Even in a society with an abundant supply of food, a large proportion of the population does not meet the Dietary Reference Intake (DRI) for several vitamins and minerals. As yogurt is known as a nutrient dense food within the dairy food group, several studies have shown the interesting contribution of yogurt to the nutrition intake, especially in children.
How does yogurt enable children to meet their nutritional needs?
Several studies in the US, UK or Spain have shown the interest of the yogurt as a nutrient-dense food to help meet the dietary guidelines, specifically in micronutrient like calcium, iodine or vitamin B12.
A US study, using data from 2007-2010 What We Eat in America National Health and Nutrition Examination Survey (NHANES), highlights that a majority of children of 4 years and older, and nearly all adults do not meet the recommended 2.5 to 3 daily portions of dairy products. However, an increased consumption of dairy foods would mean a significant reduction in the percentage of adults with intakes lower than the Estimated Average Requirement (EAR) of calcium, magnesium, Vitamin A and Vitamin D.
Identically, a study on yogurt consumption in the UK, based on the UK national nutrition survey, considered its contribution to nutrient intakes at different life stages. Results unveiled that yogurt makes a small but valuable contribution to nutrient intakes in young children but also in teenagers, particularly for vitamin B12, riboflavin, calcium, iodine and phosphorus.[bctt tweet=”Did you know #yogurt is a nutrient-dense food? It makes valuable contribution to nutrient intakes in young #children and #teens particularly for #vitamin B12, riboflavin, calcium, iodine and phosphorus ” username=”YogurtNutrition”]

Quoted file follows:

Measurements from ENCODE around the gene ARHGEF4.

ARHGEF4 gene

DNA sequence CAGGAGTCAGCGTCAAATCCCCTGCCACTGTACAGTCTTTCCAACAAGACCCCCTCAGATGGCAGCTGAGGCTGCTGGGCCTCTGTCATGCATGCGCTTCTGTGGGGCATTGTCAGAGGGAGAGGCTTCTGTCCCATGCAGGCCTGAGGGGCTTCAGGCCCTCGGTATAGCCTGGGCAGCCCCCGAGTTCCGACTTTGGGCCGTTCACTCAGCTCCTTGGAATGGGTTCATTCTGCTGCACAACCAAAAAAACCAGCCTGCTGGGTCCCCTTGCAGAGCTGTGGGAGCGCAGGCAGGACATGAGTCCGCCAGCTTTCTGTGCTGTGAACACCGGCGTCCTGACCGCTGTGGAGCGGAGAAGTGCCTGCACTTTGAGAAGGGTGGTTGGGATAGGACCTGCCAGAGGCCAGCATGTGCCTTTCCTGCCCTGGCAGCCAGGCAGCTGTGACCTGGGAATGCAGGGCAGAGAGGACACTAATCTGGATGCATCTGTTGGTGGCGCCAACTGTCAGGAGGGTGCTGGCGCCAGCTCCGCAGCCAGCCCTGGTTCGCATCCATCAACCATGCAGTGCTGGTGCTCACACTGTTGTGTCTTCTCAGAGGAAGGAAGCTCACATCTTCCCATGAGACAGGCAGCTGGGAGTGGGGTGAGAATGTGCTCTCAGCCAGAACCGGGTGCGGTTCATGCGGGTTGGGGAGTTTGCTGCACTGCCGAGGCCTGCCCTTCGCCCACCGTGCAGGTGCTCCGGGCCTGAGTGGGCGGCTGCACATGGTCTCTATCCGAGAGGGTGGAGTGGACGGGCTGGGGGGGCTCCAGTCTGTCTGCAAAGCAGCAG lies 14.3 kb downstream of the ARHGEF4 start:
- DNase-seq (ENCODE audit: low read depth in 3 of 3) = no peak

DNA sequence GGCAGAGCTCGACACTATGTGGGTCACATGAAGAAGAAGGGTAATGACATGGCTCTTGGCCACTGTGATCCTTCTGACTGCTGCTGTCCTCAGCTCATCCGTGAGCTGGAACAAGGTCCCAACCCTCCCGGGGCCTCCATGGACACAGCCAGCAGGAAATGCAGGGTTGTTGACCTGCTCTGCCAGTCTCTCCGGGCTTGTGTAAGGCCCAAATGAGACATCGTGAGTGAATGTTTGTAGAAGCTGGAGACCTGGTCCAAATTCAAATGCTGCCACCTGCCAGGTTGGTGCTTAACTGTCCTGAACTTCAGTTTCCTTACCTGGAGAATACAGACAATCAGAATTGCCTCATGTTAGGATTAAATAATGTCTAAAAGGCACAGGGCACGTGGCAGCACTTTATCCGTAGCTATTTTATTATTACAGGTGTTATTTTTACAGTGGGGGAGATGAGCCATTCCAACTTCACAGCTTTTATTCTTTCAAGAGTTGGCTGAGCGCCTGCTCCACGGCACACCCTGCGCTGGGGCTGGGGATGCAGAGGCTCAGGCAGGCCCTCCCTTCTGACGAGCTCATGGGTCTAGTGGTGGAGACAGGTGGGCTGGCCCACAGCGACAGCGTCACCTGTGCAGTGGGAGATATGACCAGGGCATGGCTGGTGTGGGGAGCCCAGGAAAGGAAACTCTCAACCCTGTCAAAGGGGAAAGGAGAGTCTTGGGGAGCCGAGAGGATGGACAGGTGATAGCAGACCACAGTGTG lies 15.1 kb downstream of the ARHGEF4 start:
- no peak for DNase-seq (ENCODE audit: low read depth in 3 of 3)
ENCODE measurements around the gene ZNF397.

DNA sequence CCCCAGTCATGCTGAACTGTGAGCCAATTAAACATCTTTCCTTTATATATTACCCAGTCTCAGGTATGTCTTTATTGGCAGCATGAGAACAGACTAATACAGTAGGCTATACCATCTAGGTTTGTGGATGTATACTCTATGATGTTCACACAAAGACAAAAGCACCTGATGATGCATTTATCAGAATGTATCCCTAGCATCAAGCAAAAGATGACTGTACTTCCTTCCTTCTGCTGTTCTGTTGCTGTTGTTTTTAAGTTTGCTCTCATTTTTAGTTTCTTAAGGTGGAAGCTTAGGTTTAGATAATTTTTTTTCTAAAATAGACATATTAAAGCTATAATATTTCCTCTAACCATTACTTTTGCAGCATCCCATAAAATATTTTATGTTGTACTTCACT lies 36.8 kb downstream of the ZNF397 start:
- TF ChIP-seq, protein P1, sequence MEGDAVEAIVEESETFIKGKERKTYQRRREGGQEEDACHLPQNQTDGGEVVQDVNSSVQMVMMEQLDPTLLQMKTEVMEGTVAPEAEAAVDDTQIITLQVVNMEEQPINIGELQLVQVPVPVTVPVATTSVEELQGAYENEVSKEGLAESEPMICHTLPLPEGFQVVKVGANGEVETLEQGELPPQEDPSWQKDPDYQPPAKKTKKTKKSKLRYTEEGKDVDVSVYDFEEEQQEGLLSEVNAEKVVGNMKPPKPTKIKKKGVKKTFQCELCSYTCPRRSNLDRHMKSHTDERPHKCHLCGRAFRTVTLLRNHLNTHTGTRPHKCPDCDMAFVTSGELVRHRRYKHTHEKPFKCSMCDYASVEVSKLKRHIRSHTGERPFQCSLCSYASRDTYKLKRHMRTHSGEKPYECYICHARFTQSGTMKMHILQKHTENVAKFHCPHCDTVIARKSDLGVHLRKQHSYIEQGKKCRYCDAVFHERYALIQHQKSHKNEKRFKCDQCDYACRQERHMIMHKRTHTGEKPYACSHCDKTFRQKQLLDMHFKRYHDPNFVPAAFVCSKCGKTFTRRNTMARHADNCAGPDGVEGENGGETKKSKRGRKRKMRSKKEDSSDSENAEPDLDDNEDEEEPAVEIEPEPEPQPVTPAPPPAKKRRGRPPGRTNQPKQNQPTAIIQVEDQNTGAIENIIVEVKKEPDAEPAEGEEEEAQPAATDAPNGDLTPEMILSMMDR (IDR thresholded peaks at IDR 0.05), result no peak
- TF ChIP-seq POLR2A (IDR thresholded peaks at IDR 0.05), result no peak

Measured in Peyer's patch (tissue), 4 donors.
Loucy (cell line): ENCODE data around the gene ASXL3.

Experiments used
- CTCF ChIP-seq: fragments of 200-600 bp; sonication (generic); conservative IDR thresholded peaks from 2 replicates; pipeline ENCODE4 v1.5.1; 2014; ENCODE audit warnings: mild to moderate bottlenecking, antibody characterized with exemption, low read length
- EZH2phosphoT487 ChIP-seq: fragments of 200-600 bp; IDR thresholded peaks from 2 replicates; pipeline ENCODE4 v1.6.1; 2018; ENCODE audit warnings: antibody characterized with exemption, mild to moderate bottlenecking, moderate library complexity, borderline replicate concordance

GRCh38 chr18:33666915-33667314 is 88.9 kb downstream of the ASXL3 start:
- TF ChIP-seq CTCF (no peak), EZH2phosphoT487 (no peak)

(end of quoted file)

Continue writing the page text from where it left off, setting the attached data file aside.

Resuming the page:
To go further, researchers from the University of La Laguna calculated the content of 20 macro and trace elements in yogurt samples using the method Plasma Optical Emission Spectrometry (ICP-OES). The research results suggest that daily yogurt consumption contributes significantly to the dietary intake of essential metals and trace elements, mainly calcium and zinc. Daily consumption of yogurt was established on 58.6 g for children and the study.
What are the benefits of yogurt for kids?
A US Study showed that the diet of the children aged 2 to 11 contains surplus energy and sugars and insufficient Vitamin D, calcium, and potassium. Yogurt, fruit and vegetables are naturally rich sources of the nutrients of concern, but are foods that children do not consume in sufficient quantity. Based on the USDA’s National Nutrient Database for Standard Reference for typical yogurt servings, the study concludes that adding one 6oz (~170g) serving of yogurt (ideally combined with fruit) each day would provide enough calcium for children aged 9 to 11 to meet the recommended level of intake. It would also increase vitamin D, potassium and all nutrient of concern consumption for children of all age groups.[bctt tweet=”#Yogurt, fruit & vegetables are rich sources of nutrients, but not consumed enough by kids. #DYK that adding just one serving of #yogurt a day provides enough #calcium for children aged 9 to 11 to meet the recommendations ” username=”YogurtNutrition”]
To go further:
- All you need to know about yogurt and children’s health
- Is yogurt associated with a lower cardiometabolic risk in children
- Quann EE, Fulgoni VL, Auestad N, Consuming the daily recommended amounts of dairy products would reduce the prevalence of inadequate micronutrient intakes in the United States: diet modeling study based on NHANES 2007-2010; Nutr J. ; 2015;14:90.
- E. B. Williams et al. Nutrition Bulletin Volume 40, Issue 1, pages 9–32, March 2015
- Luis G. et al., Journal of Food Composition and Analysis, May 2015, Volume 39, pg. 48-54
- Hess J, Slavin J. Nutrients. 2014 Oct 30;6(11):4750-4759.
- Wajszcyk B, Zywienie ctzwoikea I metabolism, 2013, 3